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In wake of Keith Lamont Scott shooting, minister calls for resuming a local tradition

In a photo from 1997, the late Joe Martin (center) enjoys a “Race Day” lunch with Bobby Singleton (left) and Cylvia Haddar (right). Martin came up with the idea for everyone in Charlotte to try to have lunch with someone of another race on Thursdays.
In a photo from 1997, the late Joe Martin (center) enjoys a “Race Day” lunch with Bobby Singleton (left) and Cylvia Haddar (right). Martin came up with the idea for everyone in Charlotte to try to have lunch with someone of another race on Thursdays.

Nine years after helping to organize “Friday Friends,” the Rev. Tony Marciano is pushing Charlotte to revive the idea of having lunch once a week with someone of a different race.

It has been five weeks since the police shooting of an African American man and resulting protests that brought national attention to Charlotte, and Marciano is urging people to build relationships that could help relieve systemic issues of racism.

“My concern is that a few weeks after the shooting of Keith Lamont Scott, we would just forget and life would move on and nothing would change,” said Marciano, executive director of Charlotte Rescue Mission.

But this time, he said he doesn’t want to lead the effort. He just wants to give it a nudge. “I’m not driving this like I tried to do nine years ago,” he said. “What I’m trying to do is put it out there and share it with folks. I would love to see this grow organically.”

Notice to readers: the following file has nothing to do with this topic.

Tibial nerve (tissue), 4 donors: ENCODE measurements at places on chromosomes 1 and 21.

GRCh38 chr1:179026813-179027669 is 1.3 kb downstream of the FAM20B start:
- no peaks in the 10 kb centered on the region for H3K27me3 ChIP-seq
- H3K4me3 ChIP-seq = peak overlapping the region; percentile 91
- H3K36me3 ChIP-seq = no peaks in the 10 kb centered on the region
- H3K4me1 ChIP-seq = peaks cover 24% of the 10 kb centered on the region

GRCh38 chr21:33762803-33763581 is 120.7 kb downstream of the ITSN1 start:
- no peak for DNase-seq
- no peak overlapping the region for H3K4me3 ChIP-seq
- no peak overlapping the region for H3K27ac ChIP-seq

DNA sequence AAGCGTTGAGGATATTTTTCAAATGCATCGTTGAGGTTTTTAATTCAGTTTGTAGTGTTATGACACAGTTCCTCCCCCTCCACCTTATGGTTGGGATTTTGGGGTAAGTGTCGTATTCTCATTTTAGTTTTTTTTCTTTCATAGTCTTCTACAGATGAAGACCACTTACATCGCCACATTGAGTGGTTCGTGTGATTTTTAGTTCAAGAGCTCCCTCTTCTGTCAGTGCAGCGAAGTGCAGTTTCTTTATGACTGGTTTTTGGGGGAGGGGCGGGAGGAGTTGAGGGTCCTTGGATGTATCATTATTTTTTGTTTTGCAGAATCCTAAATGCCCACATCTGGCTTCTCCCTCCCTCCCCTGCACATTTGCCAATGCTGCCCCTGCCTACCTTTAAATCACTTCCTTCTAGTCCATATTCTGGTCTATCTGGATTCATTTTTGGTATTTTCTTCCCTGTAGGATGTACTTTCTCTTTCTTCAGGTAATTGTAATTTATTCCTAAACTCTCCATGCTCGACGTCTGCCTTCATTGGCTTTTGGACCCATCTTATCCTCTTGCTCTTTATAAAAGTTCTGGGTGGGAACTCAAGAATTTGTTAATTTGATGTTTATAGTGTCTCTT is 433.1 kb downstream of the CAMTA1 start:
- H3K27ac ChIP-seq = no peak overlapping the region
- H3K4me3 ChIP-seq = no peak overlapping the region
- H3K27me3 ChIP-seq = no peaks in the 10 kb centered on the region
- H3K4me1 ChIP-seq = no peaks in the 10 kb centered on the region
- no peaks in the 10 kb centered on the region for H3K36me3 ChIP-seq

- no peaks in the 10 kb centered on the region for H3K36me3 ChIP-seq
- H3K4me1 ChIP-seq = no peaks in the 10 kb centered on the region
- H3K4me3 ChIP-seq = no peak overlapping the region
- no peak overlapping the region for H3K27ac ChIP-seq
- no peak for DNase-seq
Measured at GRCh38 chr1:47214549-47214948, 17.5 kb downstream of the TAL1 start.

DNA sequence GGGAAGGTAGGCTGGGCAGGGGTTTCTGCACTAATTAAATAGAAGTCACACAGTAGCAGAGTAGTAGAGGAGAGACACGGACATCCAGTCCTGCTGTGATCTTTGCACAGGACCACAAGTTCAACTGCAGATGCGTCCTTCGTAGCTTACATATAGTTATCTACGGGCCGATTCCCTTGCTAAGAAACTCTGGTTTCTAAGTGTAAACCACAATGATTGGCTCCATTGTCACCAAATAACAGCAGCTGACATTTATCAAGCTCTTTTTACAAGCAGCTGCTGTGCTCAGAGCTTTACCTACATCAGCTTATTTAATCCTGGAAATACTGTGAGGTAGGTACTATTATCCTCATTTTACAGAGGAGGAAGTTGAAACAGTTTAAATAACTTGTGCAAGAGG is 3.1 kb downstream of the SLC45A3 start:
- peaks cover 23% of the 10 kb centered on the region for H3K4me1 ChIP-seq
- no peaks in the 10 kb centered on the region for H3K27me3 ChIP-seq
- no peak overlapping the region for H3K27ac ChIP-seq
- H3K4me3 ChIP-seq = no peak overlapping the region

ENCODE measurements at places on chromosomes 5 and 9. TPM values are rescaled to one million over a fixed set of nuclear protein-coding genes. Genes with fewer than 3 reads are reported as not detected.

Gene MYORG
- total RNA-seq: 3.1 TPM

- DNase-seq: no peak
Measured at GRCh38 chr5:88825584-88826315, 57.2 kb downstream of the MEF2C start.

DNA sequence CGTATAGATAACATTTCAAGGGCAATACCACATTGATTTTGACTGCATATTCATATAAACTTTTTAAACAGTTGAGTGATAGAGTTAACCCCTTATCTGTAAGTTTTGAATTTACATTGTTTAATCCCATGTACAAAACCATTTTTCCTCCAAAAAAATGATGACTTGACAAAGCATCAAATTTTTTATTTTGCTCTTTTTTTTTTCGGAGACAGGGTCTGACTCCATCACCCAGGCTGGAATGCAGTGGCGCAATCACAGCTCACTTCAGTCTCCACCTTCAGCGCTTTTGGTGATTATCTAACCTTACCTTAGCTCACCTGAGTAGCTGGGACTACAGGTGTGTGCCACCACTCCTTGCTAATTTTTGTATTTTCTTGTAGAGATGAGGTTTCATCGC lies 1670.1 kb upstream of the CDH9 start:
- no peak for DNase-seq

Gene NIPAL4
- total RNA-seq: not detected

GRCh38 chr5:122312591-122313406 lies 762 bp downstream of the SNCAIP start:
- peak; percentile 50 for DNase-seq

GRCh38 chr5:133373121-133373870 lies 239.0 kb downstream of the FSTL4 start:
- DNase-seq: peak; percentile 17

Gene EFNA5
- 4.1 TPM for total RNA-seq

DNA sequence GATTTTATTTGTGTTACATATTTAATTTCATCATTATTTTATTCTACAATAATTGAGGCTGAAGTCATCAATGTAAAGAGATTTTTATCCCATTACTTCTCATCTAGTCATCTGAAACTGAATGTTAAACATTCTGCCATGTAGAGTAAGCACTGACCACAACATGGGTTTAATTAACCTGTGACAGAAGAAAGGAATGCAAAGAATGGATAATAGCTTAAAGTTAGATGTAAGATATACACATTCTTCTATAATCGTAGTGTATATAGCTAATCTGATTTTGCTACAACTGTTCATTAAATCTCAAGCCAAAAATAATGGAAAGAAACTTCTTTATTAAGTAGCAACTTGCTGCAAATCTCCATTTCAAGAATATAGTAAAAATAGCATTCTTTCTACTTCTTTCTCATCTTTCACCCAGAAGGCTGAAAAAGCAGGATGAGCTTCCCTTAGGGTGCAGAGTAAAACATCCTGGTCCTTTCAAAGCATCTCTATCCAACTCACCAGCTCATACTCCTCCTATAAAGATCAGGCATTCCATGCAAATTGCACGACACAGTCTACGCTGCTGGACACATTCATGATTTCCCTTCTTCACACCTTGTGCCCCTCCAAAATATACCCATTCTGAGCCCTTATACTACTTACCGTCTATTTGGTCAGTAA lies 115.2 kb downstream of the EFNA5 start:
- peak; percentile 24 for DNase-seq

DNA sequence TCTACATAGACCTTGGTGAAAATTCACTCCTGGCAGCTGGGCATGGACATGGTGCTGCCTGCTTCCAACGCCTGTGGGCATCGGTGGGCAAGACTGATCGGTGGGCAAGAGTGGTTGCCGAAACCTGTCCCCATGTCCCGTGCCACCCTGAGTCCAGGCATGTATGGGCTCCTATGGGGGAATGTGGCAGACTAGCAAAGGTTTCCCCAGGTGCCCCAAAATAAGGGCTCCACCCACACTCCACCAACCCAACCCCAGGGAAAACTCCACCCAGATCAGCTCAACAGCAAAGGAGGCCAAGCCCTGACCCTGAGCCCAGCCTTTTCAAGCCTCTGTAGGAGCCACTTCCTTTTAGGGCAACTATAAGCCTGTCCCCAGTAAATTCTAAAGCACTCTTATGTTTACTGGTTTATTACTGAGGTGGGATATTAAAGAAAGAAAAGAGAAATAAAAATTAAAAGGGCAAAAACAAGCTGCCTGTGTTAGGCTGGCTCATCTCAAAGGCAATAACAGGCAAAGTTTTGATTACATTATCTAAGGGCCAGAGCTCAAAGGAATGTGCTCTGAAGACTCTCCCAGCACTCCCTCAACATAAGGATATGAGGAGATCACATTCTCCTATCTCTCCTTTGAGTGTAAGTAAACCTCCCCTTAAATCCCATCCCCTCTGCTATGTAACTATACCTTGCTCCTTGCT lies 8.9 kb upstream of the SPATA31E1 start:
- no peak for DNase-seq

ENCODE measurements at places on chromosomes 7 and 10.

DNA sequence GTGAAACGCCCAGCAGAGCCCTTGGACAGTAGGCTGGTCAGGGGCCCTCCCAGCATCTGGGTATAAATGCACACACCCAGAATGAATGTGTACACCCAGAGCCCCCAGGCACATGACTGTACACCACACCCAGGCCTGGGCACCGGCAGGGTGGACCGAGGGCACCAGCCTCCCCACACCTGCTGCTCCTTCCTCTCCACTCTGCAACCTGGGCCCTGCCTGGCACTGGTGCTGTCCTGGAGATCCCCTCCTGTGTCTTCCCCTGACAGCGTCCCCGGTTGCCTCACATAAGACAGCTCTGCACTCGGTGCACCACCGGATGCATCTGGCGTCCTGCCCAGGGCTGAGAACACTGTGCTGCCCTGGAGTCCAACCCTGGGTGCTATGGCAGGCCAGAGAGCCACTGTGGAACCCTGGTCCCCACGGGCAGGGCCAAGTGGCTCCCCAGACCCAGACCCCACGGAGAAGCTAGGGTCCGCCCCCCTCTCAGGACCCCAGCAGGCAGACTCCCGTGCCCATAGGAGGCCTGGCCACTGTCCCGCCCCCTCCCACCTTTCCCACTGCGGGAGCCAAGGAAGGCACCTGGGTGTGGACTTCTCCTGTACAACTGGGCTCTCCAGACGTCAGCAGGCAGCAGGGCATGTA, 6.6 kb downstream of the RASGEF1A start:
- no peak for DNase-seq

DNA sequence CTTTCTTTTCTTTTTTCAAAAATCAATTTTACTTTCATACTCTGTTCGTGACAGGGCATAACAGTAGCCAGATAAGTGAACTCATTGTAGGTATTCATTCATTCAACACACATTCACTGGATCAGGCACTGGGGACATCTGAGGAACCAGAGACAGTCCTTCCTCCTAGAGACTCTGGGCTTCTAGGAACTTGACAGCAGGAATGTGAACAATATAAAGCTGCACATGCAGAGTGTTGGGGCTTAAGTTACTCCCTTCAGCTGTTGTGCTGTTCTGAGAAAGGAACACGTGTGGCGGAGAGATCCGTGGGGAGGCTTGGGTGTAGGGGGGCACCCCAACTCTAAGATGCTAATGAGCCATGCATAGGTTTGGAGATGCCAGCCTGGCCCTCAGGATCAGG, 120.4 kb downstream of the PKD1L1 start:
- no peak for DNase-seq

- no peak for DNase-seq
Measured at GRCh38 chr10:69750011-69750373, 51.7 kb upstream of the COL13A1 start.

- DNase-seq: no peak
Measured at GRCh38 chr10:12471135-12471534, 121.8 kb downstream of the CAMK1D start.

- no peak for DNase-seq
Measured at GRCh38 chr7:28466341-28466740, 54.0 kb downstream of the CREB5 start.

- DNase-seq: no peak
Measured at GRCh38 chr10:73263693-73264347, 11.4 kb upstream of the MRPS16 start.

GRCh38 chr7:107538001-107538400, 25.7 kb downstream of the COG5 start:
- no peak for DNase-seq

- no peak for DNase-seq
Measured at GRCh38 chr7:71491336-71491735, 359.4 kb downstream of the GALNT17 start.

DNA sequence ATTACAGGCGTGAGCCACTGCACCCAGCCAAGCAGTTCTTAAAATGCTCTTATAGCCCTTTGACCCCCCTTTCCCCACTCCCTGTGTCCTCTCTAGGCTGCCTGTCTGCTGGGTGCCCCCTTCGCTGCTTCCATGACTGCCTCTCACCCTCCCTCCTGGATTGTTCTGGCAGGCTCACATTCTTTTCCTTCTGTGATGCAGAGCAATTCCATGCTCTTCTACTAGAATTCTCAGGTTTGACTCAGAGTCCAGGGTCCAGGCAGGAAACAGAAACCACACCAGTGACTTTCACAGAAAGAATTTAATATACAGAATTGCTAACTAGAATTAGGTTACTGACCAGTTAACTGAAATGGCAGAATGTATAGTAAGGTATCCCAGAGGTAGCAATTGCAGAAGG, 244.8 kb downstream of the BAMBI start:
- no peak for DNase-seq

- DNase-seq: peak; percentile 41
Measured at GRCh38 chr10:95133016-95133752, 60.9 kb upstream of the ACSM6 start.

Marciano issues the challenge in a column that will appear in several community newspapers Friday. In it, he provides a list of questions to discuss on six consecutive Fridays. “Find somebody of a different race and just have coffee with them,” he said in an interview.

Friday Friends was inspired by the Race Day lunches of almost two decades ago. In March 1997, during a meeting of the Charlotte-Mecklenburg Urban League, former bank executive Joe Martin started a local movement when he challenged Charlotteans to practice “Race Day” every Thursday by going to lunch with someone of a different ethnic background.

In the years since, Charlotte has become more diverse, with steady growth in the Hispanic, Asian and Muslim communities. Local tension was palpable amid the recent protests over the Scott shooting and during the 2015 protests after the trial of former Charlotte-Mecklenburg police Officer Wes Kerrick, charged with the 2013 killing of Jonathan Ferrell, ended in a hung jury. Differences also simmer over immigration and suburban versus urban fights over the future of Charlotte-Mecklenburg schools.

Marciano’s column cites two recent studies that have highlighted the need for relationship building among the races.

In 2001, a Harvard University study of 40 metropolitan areas found that, while Charlotte and surrounding counties finished second in house of worship attendance, they scored 39th – next to last – in interracial trust.

And in 2014, the Charlotte area ranked last among the country’s 50 largest metro areas for upward mobility, according to researchers at Harvard University, University of California-Berkeley and the Treasury Department.

Karen Garloch: 704-358-5078, @kgarloch

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